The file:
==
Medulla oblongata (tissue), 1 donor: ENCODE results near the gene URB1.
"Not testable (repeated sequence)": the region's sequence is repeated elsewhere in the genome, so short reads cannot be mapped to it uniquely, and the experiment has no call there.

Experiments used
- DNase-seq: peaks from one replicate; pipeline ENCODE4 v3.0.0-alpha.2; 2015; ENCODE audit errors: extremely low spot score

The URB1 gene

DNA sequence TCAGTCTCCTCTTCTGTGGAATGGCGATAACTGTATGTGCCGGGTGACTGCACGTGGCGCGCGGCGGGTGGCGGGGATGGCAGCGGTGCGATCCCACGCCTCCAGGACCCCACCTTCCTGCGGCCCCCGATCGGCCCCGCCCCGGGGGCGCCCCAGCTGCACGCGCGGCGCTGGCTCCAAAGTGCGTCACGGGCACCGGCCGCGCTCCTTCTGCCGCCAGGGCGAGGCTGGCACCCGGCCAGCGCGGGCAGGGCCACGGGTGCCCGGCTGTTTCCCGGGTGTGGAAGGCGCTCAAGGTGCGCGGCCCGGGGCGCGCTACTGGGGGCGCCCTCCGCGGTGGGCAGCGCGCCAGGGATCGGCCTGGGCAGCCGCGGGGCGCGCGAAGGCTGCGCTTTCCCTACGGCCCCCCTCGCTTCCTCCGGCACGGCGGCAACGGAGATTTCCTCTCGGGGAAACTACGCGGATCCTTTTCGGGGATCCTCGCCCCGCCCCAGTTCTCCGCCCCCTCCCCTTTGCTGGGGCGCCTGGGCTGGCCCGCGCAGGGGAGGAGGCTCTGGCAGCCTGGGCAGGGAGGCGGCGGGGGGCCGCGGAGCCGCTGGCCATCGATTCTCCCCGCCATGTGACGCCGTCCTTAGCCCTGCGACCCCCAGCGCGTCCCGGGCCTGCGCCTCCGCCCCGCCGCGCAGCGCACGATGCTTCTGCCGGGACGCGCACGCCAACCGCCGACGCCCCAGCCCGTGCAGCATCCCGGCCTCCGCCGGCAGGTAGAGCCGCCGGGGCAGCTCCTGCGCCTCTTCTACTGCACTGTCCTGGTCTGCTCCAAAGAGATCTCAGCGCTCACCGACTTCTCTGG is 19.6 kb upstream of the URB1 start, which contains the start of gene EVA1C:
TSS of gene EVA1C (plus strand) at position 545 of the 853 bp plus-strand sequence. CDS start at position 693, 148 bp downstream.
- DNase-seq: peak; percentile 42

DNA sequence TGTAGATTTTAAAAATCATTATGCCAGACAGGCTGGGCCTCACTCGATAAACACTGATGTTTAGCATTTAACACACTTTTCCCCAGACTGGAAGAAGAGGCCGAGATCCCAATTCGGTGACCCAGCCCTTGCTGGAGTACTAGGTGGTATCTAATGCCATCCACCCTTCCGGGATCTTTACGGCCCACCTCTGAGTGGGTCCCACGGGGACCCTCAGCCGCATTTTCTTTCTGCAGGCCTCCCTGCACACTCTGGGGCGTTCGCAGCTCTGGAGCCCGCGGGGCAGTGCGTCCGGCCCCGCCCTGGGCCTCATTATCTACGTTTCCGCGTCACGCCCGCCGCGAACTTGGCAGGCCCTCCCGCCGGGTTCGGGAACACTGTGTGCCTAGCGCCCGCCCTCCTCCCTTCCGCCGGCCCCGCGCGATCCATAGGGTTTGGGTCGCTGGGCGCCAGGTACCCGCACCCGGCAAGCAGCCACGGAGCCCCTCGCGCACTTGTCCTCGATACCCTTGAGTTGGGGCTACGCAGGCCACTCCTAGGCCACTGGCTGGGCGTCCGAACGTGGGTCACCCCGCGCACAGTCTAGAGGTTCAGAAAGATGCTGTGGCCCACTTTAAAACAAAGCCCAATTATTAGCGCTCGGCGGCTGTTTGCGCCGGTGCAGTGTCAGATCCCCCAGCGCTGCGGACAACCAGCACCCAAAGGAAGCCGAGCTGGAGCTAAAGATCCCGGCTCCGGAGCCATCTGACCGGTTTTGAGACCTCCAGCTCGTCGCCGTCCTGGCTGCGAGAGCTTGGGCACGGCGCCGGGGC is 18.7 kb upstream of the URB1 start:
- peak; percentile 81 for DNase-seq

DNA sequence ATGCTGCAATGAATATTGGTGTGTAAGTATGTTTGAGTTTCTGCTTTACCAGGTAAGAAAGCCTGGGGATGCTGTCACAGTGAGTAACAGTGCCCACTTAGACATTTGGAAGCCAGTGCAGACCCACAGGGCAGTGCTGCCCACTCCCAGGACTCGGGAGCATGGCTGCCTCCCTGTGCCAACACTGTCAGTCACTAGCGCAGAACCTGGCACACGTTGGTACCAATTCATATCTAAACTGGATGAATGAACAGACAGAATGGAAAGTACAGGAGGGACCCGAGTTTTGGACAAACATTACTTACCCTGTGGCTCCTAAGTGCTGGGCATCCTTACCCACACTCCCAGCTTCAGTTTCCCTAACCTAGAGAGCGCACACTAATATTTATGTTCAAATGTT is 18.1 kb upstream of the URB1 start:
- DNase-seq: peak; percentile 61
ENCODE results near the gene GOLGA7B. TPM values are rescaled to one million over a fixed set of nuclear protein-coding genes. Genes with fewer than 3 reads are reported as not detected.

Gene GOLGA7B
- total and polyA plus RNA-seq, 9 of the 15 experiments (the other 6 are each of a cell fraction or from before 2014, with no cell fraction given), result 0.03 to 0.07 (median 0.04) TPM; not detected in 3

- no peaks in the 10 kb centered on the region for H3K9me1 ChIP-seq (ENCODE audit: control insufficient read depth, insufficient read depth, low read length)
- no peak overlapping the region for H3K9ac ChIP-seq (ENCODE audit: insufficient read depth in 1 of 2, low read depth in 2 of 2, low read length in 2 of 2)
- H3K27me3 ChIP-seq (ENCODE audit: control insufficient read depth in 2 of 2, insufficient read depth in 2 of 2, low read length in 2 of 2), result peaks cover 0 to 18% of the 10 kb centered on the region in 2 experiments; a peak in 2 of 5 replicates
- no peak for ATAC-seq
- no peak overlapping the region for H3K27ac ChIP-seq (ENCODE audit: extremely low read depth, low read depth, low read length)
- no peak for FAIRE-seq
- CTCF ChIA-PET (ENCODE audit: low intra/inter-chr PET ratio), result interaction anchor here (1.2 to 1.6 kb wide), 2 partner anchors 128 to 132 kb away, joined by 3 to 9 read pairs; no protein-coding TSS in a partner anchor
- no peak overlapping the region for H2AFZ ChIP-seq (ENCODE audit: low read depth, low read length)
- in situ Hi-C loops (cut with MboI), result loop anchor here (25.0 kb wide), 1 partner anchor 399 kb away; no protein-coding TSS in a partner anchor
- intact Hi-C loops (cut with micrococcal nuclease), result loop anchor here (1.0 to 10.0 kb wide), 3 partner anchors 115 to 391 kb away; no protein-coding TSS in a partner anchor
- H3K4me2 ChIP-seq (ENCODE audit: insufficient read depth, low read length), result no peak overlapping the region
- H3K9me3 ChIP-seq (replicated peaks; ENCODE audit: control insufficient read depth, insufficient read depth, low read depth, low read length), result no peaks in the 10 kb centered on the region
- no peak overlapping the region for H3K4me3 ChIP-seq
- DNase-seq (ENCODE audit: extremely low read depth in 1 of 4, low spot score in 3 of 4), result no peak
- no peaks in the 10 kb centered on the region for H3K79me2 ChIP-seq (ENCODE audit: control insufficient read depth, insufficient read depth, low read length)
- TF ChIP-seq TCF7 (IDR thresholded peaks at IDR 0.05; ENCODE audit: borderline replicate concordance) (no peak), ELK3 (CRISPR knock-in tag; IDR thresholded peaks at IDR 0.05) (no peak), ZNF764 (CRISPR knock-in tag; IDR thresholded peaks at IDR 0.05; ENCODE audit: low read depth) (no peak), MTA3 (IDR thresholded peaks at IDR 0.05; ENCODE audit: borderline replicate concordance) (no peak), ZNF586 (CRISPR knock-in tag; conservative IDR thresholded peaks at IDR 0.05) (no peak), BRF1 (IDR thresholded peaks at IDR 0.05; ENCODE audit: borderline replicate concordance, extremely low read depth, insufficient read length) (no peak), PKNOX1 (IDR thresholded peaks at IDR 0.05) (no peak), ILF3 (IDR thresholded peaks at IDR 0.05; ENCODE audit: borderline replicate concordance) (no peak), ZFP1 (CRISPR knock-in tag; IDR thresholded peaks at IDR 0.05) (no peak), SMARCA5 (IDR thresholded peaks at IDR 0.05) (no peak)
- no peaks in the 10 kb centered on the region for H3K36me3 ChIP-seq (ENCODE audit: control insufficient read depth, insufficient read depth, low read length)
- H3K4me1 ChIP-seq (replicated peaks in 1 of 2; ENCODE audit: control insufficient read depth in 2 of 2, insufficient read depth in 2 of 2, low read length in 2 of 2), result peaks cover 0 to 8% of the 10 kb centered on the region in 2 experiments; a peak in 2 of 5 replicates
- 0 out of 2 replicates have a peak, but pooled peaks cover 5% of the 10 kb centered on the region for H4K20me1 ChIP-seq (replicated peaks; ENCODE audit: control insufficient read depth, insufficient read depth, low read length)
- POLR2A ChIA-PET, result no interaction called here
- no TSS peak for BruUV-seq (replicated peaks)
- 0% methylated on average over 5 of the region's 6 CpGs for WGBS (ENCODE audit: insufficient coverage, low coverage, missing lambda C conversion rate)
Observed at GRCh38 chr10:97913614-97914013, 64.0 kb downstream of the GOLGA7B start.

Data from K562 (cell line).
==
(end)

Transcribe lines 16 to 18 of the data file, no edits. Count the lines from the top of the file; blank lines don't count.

- no peaks in the 10 kb centered on the region for H3K9me1 ChIP-seq (ENCODE audit: control insufficient read depth, insufficient read depth, low read length)
- no peak overlapping the region for H3K9ac ChIP-seq (ENCODE audit: insufficient read depth in 1 of 2, low read depth in 2 of 2, low read length in 2 of 2)
- H3K27me3 ChIP-seq (ENCODE audit: control insufficient read depth in 2 of 2, insufficient read depth in 2 of 2, low read length in 2 of 2), result peaks cover 0 to 18% of the 10 kb centered on the region in 2 experiments; a peak in 2 of 5 replicates